Using machine learning against itself
A second broad threat is called an evasion attack. It assumes a machine learning model has successfully trained on genuine data and achieved high accuracy at whatever its task may be. An adversary could turn that success on its head, though, by manipulating the inputs the system receives once it starts applying its learning to real-world decisions.
For example, the AI for self-driving cars has been trained to recognize speed limit and stop signs, while ignoring signs for fast food restaurants, gas stations, and so on. Mittal’s group has explored a loophole whereby signs can be misclassified if they are marked in ways that a human might not notice. The researchers made fake restaurant signs with extra color akin to graffiti or paintball splotches. The changes fooled the car’s AI into mistaking the restaurant signs for stop signs.
“We added tiny modifications that could fool this traffic sign recognition system,” said Mittal. A paper on the results was presented at the 1st Deep Learning and Security Workshop (DLS), held in May 2018 in San Francisco by the Institute of Electrical and Electronics Engineers (IEEE).
While minor and for demonstration purposes only, the signage perfidy again reveals a way in which machine learning can be hijacked for nefarious ends.
Not respecting privacy
The third broad threat is privacy attacks, which aim to infer sensitive data used in the learning process. In today’s constantly internet-connected society, there’s plenty of that sloshing around. Adversaries can try to piggyback on machine learning models as they soak up data, gaining access to guarded information such as credit card numbers, health records and users’ physical locations.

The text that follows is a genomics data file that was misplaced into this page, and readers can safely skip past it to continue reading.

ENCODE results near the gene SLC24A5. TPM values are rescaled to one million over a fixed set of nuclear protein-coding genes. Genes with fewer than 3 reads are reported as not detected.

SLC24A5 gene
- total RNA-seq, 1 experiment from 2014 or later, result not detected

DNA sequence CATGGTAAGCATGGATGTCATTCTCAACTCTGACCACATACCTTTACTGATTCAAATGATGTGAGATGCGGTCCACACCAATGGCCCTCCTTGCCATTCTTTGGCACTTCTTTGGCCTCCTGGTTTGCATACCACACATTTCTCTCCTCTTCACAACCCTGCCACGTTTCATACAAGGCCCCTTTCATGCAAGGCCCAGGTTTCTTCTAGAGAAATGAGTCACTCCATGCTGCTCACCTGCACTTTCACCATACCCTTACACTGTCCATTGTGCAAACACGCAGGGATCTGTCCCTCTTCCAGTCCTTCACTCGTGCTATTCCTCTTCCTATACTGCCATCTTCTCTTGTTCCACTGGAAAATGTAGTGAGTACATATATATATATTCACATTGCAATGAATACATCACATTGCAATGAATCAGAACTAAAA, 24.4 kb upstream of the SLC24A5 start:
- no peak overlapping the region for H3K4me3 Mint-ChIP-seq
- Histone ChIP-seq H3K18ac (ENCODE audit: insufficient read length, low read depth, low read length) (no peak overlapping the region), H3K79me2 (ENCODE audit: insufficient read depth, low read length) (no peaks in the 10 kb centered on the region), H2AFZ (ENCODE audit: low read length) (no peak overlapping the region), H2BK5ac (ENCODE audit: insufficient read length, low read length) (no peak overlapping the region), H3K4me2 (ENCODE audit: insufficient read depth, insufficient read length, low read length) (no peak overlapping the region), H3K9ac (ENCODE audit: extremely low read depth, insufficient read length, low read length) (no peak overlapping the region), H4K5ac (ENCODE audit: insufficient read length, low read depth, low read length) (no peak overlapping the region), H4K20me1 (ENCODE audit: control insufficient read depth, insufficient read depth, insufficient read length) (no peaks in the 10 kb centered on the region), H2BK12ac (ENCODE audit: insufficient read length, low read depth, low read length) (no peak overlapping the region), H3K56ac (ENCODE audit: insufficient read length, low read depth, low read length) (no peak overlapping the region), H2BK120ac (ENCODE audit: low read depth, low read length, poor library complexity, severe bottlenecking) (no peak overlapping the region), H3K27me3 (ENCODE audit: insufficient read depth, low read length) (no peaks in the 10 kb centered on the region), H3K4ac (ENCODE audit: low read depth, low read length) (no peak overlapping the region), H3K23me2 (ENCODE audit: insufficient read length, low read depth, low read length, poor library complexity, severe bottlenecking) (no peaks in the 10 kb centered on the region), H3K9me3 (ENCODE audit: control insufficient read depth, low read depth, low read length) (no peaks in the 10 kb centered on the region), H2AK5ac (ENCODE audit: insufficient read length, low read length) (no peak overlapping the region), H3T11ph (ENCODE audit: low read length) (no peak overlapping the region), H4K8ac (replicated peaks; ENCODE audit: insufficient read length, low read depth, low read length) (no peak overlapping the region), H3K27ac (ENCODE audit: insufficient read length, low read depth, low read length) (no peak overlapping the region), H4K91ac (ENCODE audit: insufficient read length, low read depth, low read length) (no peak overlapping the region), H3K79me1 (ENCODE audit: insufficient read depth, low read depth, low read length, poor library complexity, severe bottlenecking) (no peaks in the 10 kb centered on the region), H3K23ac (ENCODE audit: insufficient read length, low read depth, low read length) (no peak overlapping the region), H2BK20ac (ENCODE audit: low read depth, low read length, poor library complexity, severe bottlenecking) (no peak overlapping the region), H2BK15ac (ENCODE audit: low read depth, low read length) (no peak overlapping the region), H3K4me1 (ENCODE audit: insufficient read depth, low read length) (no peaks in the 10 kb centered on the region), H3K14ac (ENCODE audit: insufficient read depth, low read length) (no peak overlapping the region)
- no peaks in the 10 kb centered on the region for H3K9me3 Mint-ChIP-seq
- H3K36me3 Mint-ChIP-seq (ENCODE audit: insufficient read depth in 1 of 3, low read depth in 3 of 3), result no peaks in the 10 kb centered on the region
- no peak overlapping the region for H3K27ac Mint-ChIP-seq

An example of this malfeasance, studied at Princeton, is the “membership inference attack.” It works by gauging whether a particular data point falls within a target’s machine learning training set. For instance, should an adversary alight upon a user’s data while picking through a health-related AI application’s training set, that information would strongly suggest the user was once a patient at the hospital. Connecting the dots on a number of such points can disclose identifying details about a user and their lives.
Protecting privacy is possible, but at this point it involves a security tradeoff — defenses that protect the AI models from manipulation via evasion attacks can make them more vulnerable to membership inference attacks. That is a key takeaway from a new paper accepted for the 26th ACM Conference on Computer and Communications Security (CCS), to be held in London in November, led by Mittal’s graduate student Liwei Song. The defensive tactics used to protect against evasion attacks rely heavily on sensitive data in the training set, which makes that data more vulnerable to privacy attacks.
It is the classic security-versus-privacy debate, this time with a machine learning twist. Song emphasizes, as does Mittal, that researchers will have to start treating the two domains as inextricably linked, rather than focusing on one without accounting for its impact on the other.
“In our paper, by showing the increased privacy leakage introduced by defenses against evasion attacks, we’ve highlighted the importance of thinking about security and privacy together,” said Song.
It is early days yet for machine learning and adversarial AI — perhaps early enough that the threats that inevitably materialize will not have the upper hand.
“We’re entering a new era where machine learning will become increasingly embedded into nearly everything we do,” said Mittal. “It’s imperative that we recognize threats and develop countermeasures against them.”
Besides Mittal and Bhagoji, Princeton authors on the DLS paper are Chawin Sitawarin, now a graduate student at the University of California, Berkeley, and Arsalan Mosenia, now working for Google, who performed the research as a postdoctoral researcher working jointly with Mittal and Professor Mung Chiang at Purdue University’s Department of Electrical and Computer Engineering. Other researchers on the ICML paper included Supriyo Chakraborty and Seraphin Calo, of IBM; and on the CCS paper, Reza Shokri of the National University of Singapore.
The work was supported by the National Science Foundation, Intel Corporation and the Office of Naval Research.